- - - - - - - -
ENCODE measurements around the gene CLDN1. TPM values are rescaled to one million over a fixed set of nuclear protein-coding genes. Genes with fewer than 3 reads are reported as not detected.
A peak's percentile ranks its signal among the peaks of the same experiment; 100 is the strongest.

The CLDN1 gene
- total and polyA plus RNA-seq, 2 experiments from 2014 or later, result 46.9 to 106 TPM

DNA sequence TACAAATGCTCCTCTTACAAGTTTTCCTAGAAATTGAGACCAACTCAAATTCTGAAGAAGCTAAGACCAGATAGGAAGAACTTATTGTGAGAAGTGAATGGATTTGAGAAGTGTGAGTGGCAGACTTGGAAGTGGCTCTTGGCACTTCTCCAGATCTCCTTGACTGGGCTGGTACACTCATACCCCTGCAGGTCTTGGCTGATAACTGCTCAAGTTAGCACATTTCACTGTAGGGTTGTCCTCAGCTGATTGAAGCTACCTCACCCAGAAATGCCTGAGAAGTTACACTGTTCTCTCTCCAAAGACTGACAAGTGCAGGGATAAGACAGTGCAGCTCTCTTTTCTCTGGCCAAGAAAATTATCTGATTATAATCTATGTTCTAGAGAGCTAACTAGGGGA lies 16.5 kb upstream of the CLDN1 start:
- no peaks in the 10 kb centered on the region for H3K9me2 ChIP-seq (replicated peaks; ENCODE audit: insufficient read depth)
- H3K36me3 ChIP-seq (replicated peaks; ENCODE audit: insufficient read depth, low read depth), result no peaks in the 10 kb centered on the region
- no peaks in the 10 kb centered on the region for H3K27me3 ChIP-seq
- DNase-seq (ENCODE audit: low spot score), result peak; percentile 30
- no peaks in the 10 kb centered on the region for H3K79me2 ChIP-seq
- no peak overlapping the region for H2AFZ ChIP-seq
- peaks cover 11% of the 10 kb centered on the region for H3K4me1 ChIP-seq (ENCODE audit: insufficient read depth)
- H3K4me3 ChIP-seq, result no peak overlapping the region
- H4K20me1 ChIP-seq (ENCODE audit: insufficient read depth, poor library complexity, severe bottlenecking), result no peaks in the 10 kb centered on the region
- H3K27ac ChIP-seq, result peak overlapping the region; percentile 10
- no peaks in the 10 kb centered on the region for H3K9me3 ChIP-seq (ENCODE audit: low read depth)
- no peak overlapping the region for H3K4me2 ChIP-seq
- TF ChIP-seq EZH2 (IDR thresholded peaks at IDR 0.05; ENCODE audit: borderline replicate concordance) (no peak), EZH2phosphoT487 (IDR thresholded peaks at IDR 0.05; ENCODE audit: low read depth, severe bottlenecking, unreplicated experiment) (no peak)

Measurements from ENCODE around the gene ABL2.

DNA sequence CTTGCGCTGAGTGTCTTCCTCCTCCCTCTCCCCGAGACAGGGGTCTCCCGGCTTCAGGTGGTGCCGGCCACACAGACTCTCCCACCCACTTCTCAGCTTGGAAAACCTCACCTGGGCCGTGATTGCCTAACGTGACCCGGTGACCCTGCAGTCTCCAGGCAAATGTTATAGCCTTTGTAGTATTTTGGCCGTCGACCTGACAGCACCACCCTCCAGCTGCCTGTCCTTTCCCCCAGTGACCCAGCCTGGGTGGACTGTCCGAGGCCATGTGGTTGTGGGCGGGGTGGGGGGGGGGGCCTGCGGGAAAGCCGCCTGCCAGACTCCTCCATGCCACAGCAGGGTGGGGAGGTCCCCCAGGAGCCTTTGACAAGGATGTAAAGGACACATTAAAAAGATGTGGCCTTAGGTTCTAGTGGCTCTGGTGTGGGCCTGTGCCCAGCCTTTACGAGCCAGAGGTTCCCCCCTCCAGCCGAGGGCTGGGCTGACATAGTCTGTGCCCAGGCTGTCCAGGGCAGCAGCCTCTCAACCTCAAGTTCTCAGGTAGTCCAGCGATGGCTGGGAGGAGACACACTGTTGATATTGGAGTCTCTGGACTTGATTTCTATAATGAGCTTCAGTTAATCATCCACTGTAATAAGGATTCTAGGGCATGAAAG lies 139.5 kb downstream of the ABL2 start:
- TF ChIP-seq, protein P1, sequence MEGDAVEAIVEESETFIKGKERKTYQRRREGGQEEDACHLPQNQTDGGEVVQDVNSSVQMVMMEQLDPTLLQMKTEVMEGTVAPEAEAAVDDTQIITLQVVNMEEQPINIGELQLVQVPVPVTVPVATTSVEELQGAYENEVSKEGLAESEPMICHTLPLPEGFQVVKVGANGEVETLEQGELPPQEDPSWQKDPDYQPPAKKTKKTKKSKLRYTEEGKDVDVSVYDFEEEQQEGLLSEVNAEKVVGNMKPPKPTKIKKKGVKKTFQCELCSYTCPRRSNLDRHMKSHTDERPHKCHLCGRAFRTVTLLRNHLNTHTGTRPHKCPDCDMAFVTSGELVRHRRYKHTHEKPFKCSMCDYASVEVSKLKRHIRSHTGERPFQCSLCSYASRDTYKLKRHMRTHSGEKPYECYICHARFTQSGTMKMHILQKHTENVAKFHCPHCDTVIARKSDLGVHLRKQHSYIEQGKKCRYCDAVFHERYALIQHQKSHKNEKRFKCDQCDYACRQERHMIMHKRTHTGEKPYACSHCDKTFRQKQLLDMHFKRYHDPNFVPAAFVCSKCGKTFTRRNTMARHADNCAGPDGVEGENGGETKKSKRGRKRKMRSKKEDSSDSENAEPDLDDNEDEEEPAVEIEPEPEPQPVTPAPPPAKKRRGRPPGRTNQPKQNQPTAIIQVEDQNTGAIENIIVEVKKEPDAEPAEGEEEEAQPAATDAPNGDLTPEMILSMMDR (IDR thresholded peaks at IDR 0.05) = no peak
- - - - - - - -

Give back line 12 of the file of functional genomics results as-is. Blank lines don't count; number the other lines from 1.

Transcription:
- peaks cover 11% of the 10 kb centered on the region for H3K4me1 ChIP-seq (ENCODE audit: insufficient read depth)